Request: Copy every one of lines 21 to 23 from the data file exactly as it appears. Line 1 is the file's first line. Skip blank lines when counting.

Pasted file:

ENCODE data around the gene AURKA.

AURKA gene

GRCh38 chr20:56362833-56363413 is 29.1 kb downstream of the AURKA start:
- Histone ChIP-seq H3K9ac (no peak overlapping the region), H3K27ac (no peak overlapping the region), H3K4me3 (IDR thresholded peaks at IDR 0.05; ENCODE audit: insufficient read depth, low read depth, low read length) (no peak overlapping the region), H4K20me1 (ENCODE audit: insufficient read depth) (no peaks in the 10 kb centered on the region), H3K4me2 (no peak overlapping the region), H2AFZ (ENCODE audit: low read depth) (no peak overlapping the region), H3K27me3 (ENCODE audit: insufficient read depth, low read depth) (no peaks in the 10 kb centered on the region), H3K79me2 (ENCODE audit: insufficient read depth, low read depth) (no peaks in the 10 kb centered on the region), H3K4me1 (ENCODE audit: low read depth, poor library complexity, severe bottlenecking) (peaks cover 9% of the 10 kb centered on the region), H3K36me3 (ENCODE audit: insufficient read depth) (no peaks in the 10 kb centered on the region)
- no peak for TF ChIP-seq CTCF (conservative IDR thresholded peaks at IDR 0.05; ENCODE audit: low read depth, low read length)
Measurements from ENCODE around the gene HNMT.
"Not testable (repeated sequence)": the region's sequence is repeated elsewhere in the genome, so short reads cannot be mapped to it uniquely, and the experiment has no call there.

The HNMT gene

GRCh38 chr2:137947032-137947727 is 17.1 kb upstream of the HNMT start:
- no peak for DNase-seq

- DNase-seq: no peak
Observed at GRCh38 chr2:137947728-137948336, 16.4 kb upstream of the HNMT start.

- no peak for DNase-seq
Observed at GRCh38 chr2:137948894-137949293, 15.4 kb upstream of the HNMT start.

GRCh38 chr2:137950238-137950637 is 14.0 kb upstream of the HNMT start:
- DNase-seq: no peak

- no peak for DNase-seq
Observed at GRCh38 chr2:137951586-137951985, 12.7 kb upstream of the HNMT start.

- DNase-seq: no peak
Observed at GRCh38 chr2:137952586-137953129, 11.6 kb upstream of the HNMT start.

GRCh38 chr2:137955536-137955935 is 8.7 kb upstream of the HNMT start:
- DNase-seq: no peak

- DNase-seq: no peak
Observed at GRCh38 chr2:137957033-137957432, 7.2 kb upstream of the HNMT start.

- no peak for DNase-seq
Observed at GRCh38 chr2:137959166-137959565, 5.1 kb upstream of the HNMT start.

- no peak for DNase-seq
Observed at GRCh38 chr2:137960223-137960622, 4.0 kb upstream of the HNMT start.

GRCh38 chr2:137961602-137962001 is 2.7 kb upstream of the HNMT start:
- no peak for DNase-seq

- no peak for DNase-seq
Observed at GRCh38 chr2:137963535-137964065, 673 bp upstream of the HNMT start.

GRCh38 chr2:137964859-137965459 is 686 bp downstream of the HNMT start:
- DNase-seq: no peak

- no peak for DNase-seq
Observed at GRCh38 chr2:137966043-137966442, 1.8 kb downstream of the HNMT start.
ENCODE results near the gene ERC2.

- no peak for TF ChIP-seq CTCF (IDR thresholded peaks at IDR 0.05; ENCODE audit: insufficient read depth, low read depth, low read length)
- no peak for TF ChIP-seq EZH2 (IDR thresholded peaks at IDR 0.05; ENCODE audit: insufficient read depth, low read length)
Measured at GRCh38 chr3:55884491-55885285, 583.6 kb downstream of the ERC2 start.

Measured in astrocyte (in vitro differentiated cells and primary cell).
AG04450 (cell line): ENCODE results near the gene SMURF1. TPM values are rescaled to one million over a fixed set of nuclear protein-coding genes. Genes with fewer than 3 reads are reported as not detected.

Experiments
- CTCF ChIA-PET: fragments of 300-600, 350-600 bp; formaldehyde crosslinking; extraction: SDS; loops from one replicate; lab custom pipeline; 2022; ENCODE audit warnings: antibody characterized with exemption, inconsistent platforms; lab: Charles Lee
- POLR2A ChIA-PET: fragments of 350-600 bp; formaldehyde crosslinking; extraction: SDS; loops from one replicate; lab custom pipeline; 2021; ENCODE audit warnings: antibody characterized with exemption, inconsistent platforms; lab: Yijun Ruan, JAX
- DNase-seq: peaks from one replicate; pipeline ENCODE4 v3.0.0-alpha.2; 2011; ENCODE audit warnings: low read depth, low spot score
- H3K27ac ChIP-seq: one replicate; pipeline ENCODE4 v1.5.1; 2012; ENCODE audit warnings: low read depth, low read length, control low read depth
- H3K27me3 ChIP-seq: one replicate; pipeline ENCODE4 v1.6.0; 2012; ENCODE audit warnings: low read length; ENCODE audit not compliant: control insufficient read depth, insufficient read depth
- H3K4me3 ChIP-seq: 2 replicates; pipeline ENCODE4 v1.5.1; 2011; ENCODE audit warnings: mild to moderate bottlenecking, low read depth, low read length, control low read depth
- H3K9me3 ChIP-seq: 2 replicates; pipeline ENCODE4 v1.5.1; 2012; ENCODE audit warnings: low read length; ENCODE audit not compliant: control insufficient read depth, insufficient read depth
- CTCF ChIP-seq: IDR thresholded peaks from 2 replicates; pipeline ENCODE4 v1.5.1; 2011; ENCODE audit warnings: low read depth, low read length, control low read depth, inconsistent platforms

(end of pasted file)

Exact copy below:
GRCh38 chr2:137955536-137955935 is 8.7 kb upstream of the HNMT start:
- DNase-seq: no peak

- DNase-seq: no peak